Jazz lovers will want to see and hear the Arthur Kell Speculation Quartet. With the opening sounds tonight at the fabulous Smalls Jazz Club set in Manhattan’s West Village, one sensed the culmination of 50 years of evolution of fusion first expressed by Chick Corea, Gary Burton, and Wayne Shorter.
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The Michael Davis Hip-Bone Big Band shook the rafters tonight at New York City’s Birdland Jazz Club with one great number after another. Tonight was a celebration of their new album, Open City. Performed for a packed house, they broke it down with contemporary jazz. It was modern, sophisticated, and cool with smatterings of bebop.
Gilkes’s new album Cyclic Journey touches anyone who appreciates and enjoys world-class artistry and virtuosity in classical and jazz idioms. Cyclic Journey is a musical adventure where the listener can experience the sounds of a team of musicians at the top of their game. At the same time, Gilkes shares his biographical virtual journey that emerged from his creative imagination. As you listen, close your eyes, and permit yourself to be transported through his ephemeral, beautiful sonic world.
The Alexa Tarantino Quartet made the scene at the Birdland Jazz club. Alto saxophonist Tarantino brings the Bird back to Birdland with her smooth, mellow sound. She’s cool, relaxed, and versatile as she solos and trades with the best of them, allowing everyone to speak their own musical voices to songs in a great groove. She draws us into her world of energy, excitement, and romance. Her sound is soulful, rich, and as subtle and formidable as she commands.
The audience was packed with Douglas’ loyal followers. As she introduced songs and told anecdotes of her mingling with the likes of Dolly Parton, Lena Horne, or Roberta Flack, people nodded and smiled in affirmation. She projects a sentimental, nostalgic, and caring persona and each song she sings creates a warm, safe, embracing space. Balancing her view of life through song is her sense of humor, a sweet smile, and joie de vivre.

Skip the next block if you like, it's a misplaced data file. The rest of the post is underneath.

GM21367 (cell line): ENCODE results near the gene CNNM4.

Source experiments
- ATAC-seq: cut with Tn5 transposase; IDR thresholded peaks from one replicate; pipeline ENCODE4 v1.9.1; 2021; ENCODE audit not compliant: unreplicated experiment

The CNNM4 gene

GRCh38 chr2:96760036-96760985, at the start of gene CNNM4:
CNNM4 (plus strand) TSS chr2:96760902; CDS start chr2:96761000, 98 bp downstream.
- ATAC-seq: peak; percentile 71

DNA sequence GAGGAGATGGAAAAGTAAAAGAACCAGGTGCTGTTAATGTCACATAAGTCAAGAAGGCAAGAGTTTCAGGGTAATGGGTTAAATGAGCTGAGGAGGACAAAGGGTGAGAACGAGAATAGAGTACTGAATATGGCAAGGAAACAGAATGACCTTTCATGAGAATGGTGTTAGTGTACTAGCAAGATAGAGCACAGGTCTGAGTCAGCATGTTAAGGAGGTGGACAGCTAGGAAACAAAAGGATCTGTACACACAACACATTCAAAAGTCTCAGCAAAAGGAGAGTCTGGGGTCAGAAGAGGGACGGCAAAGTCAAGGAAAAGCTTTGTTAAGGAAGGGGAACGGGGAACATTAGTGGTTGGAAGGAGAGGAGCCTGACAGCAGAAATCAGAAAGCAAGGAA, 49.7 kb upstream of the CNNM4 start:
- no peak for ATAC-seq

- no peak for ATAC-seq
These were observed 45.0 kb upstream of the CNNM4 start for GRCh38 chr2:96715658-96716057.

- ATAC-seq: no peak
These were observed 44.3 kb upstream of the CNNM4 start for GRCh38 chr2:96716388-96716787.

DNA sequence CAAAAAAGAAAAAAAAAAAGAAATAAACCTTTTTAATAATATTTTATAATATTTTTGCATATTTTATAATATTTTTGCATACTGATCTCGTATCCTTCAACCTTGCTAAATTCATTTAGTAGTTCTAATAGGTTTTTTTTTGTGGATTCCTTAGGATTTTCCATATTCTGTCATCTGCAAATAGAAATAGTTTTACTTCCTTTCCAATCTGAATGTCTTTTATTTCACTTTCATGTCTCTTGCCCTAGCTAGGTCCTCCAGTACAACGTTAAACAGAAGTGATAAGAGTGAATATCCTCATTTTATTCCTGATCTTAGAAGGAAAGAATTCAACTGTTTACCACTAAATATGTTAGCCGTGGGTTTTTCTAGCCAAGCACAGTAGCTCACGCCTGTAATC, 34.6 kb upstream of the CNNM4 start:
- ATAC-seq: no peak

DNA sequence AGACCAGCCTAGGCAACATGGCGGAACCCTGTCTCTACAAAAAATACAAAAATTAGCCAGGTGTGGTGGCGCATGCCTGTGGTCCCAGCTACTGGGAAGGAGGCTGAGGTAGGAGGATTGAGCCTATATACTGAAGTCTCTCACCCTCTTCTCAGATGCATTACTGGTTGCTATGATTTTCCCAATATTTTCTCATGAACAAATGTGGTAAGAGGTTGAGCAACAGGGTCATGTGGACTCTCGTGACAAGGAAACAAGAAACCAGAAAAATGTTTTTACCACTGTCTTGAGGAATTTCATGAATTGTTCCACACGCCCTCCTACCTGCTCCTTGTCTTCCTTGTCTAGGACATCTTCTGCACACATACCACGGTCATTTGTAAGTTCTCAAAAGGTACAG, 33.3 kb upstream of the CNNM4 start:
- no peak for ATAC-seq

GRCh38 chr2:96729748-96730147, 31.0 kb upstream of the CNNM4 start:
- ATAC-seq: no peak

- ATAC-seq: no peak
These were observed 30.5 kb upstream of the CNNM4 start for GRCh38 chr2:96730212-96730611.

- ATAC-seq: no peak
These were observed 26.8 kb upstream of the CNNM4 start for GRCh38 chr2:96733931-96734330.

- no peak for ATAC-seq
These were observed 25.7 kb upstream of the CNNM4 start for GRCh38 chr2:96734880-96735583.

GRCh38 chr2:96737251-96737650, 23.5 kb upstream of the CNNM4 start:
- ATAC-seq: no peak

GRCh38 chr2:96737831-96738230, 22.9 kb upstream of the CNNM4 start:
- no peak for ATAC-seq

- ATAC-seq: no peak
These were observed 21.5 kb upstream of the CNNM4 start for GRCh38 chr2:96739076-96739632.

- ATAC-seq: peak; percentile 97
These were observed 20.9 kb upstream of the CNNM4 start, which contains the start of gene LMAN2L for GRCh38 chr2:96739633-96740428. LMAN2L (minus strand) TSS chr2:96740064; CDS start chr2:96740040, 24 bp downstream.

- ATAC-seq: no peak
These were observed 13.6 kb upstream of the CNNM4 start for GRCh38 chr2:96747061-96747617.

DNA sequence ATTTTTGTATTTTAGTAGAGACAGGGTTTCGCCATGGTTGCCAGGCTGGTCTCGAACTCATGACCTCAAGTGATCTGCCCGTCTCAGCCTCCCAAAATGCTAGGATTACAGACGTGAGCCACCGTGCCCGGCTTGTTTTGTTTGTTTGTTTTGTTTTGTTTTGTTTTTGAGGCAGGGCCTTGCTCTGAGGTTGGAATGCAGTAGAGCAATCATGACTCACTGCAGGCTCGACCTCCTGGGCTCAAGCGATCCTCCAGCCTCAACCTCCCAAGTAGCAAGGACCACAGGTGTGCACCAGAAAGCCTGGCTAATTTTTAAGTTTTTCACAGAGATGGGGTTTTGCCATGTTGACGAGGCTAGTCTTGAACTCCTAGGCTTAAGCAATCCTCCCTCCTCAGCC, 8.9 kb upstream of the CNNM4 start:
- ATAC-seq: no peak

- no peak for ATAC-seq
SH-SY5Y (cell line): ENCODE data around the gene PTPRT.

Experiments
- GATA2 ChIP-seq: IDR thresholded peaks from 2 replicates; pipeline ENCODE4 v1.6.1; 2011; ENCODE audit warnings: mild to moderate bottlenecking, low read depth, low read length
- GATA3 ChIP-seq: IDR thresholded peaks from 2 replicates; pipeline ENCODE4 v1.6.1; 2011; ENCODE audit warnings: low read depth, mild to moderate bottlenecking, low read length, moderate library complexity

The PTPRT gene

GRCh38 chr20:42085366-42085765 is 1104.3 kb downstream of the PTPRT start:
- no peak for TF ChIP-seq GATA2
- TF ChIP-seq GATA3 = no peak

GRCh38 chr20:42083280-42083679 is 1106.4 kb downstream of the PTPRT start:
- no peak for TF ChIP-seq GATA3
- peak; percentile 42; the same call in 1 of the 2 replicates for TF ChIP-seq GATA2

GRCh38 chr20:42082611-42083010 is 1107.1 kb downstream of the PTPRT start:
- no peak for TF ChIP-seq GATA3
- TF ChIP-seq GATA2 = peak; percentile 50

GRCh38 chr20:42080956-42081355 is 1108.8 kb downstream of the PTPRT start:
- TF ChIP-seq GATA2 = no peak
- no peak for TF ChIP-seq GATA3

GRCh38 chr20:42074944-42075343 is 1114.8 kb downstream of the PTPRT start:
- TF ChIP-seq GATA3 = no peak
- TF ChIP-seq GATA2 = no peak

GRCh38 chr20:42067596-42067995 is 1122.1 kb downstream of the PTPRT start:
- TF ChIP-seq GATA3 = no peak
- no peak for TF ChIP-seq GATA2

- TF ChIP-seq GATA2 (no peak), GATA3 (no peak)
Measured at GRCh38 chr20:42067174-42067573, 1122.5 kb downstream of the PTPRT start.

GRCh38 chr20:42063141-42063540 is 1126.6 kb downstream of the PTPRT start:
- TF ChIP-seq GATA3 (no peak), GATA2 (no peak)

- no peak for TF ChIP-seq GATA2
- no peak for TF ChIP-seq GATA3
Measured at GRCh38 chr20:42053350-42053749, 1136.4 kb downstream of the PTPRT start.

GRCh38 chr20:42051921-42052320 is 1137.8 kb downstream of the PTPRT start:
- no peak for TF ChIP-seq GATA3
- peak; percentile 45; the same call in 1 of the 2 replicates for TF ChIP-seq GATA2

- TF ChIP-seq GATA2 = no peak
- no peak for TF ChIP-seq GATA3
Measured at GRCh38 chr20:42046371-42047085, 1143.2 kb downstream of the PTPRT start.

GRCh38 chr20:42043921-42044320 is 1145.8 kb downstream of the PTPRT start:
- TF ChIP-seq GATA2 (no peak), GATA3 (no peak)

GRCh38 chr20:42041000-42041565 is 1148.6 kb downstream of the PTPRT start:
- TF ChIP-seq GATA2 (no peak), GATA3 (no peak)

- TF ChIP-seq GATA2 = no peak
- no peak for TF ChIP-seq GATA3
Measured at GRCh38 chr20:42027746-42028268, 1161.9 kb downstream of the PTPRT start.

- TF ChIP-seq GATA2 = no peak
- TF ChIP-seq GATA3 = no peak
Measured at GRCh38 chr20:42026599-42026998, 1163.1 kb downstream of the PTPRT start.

For the first time in 35 years, Duke Ellington’s Sacred Concerts returned to the stage. Envisioned initially by Ellington as a “Festival of Grace,” provenance for Sacred Concerts is informed by a broad spectrum of jazz, classical and choral music, spirituals, dance, gospel, and blues. Ellington’s compositional product in this venue consisted of a triptych of 34 songs originally recorded in 1965, 1968, and 1973 respectively. It can be argued that an august Ellington facing his mortality considered his Sacred Concerts among his most significant works.
Wendel’s songs are strikingly original, expressive, and extraordinarily inventive. His ideas and improvisations are freely chromatic, virtuosic, and organic, and he employed subtle be-bop idioms when it suited him. His facility is so commanding that he regularly reaches into the stratosphere of the tenor saxophone’s extended range. Notably, he can express ideas with the restraint of Lester Young while employing the pyrotechnics of Charlie Parker.
Charlap is a virtuoso with full command of his musical voice on the piano who, with his fellow artists, lifted spirits and touched hearts. Fitting his artistic soul and imagination, Charlap played with passion, rich cinematic grace, and delicacy. His fiery offerings were an elegant, eloquent creative commentary that created energy and excitement.